Have No Fear for the Return of Adjustable-Rate Mortgages

Have No Fear for the Return of Adjustable-Rate Mortgages

  • Dennis Hartley
  • 08/29/23

Adjustable-rate mortgages (ARMs) were popular when the housing crash occurred in 2008. After a long period of being virtually nonexistent, they are gaining popularity at this hour, causing much concern. Let’s clarify what the real deal is, in order to gain a calmer perspective.

This graph uses data from the Mortgage Bankers Association (MBA) to show how the percentage of adjustable-rate mortgages has increased over the past few years:


As the graph conveys, after hovering around 3% of all mortgages in 2021, many more homeowners turned to adjustable-rate mortgages again last year, with this following simple explanation.

Last year is when mortgage rates climbed dramatically. With higher borrowing costs, some homeowners decided to take out this type of loan because traditional borrowing costs were high, and an ARM gave them a lower rate. 

To put things into perspective, let’s remember these aren’t like the ARMs that became popular leading up to 2008. Part of what caused the housing crash was loose lending standards, i.e., when a buyer got an ARM, banks and lenders didn’t require proof of their employment, assets, income, etc.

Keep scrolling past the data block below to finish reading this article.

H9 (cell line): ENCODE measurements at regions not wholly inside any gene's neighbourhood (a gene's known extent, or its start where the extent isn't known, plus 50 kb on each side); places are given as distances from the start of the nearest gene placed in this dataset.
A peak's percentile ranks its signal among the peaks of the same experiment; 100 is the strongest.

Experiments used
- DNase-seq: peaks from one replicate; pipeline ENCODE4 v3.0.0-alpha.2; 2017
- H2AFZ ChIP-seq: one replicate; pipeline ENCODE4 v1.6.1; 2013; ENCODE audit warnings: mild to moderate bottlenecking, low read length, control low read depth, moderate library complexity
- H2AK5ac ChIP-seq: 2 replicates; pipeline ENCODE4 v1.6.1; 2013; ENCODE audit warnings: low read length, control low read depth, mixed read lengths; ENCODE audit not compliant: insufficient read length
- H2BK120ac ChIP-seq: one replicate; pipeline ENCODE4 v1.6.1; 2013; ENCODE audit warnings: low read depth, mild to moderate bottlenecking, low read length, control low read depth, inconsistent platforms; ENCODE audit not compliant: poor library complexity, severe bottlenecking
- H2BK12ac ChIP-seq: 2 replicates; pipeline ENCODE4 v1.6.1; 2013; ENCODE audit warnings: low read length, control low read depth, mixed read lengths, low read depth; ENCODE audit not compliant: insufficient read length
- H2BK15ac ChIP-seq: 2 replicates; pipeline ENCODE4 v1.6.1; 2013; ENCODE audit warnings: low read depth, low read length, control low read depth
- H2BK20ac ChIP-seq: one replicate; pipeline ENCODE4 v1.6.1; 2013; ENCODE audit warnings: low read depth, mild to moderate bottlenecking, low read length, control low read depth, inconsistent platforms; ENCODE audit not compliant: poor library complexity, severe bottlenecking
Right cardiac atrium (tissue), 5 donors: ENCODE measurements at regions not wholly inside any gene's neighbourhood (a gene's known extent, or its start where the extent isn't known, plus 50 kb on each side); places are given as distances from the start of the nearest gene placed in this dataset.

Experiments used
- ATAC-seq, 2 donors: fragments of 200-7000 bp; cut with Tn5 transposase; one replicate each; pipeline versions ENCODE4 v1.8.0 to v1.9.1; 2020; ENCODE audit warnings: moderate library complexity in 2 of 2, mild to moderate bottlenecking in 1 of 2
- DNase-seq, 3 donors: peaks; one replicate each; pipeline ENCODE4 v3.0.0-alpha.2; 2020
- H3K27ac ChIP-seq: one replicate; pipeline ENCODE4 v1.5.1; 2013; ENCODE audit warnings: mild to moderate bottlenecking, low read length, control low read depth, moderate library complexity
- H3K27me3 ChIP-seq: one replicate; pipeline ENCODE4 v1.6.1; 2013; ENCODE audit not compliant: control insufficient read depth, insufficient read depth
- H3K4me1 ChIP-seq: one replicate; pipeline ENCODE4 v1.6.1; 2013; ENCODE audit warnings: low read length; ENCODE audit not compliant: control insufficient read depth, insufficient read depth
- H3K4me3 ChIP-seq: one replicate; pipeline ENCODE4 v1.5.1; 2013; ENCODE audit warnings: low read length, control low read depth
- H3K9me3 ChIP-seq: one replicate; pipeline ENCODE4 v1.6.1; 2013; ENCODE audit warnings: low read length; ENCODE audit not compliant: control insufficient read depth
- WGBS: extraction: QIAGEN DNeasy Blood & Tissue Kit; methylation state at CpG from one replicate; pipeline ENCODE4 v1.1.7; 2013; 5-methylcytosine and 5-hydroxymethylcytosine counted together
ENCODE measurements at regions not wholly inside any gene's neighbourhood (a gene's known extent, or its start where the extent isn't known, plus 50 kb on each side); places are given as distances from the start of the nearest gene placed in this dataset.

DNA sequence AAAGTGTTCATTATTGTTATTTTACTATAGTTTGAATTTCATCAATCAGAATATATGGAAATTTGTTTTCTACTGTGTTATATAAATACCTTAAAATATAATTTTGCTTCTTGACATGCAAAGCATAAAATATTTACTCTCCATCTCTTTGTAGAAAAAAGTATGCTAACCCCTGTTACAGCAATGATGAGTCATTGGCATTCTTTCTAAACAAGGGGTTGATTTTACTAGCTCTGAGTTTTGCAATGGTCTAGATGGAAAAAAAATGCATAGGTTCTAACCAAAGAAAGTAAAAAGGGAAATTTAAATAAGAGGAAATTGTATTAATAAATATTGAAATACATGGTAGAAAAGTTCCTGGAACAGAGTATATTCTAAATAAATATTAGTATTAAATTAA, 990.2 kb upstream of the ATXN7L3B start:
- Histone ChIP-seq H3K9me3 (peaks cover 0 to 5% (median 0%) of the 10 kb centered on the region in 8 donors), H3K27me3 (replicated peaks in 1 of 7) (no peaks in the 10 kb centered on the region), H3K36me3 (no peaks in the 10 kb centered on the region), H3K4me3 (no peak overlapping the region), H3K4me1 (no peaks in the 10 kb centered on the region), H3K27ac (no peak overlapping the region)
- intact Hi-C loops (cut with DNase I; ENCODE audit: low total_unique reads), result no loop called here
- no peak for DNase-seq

At that time, people were essentially getting loans that they should not have been awarded. This set many homeowners up for trouble, understandably, because they couldn’t pay back the loans that they never had to qualify for, in the first place.

This time around, lending standards are very different. Banks and lenders learned from the crash, and now they verify income, assets, employment, and more. This means today’s buyers actually have to qualify for their loans, and show they’ll be able to repay them.

Archana Pradhan, Economist at CoreLogic, reminds that in addition to the type of low- or no-documentation loans cited above, in 2007, many borrowers had credit scores below 640. “Currently, almost all conventional loans, including both ARMs and Fixed-Rate Mortgages, require full documentation, are amortized, and are made to borrowers with credit scores above 640.”

Laurie Goodman at Urban Institute concurs:

“Today’s Adjustable-Rate Mortgages are no riskier than other mortgage products and their lower monthly payments could increase access to homeownership for more potential buyers.”

 Those shopping for home loans right now, can rest assured, that things are different this time.


Lead Photo by Aaron Huber on Unsplash

Graph courtesy of Keeping Current Matters


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